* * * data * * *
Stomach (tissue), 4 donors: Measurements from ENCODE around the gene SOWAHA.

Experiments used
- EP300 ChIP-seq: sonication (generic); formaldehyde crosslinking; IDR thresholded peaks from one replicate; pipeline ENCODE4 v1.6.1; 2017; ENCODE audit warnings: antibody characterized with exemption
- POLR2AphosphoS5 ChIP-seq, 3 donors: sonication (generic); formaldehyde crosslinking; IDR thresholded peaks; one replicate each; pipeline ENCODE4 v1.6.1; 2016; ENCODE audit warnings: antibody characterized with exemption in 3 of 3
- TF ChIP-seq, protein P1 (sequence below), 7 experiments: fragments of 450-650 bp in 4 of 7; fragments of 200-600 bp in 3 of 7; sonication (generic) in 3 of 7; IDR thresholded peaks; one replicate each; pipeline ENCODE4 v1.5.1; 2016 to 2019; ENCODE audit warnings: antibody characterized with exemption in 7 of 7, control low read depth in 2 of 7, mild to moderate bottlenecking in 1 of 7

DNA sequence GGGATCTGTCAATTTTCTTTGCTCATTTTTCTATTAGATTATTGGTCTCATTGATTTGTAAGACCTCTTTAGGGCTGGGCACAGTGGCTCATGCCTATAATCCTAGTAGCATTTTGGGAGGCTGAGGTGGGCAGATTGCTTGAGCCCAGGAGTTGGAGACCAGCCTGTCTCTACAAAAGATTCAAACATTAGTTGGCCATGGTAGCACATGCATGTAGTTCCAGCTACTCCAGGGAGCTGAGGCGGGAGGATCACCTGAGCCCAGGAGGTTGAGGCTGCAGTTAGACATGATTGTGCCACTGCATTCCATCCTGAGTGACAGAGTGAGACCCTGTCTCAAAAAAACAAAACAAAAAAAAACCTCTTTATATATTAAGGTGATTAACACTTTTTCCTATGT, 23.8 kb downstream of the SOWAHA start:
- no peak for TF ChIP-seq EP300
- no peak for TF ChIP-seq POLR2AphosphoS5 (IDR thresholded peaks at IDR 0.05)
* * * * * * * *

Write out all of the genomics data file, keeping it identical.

Stomach (tissue), 4 donors: Measurements from ENCODE around the gene SOWAHA.

Experiments used
- EP300 ChIP-seq: sonication (generic); formaldehyde crosslinking; IDR thresholded peaks from one replicate; pipeline ENCODE4 v1.6.1; 2017; ENCODE audit warnings: antibody characterized with exemption
- POLR2AphosphoS5 ChIP-seq, 3 donors: sonication (generic); formaldehyde crosslinking; IDR thresholded peaks; one replicate each; pipeline ENCODE4 v1.6.1; 2016; ENCODE audit warnings: antibody characterized with exemption in 3 of 3
- TF ChIP-seq, protein P1 (sequence below), 7 experiments: fragments of 450-650 bp in 4 of 7; fragments of 200-600 bp in 3 of 7; sonication (generic) in 3 of 7; IDR thresholded peaks; one replicate each; pipeline ENCODE4 v1.5.1; 2016 to 2019; ENCODE audit warnings: antibody characterized with exemption in 7 of 7, control low read depth in 2 of 7, mild to moderate bottlenecking in 1 of 7

DNA sequence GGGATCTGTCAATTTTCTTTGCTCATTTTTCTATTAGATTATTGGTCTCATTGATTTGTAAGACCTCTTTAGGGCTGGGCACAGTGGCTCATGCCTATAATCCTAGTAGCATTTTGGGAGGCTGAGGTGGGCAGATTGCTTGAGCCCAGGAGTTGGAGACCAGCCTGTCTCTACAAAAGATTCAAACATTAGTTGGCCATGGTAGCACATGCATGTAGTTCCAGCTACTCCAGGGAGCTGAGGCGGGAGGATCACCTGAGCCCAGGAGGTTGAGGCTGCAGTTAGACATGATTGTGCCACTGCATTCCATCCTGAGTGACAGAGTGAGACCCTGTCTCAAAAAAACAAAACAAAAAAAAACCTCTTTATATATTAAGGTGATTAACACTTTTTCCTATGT, 23.8 kb downstream of the SOWAHA start:
- no peak for TF ChIP-seq EP300
- no peak for TF ChIP-seq POLR2AphosphoS5 (IDR thresholded peaks at IDR 0.05)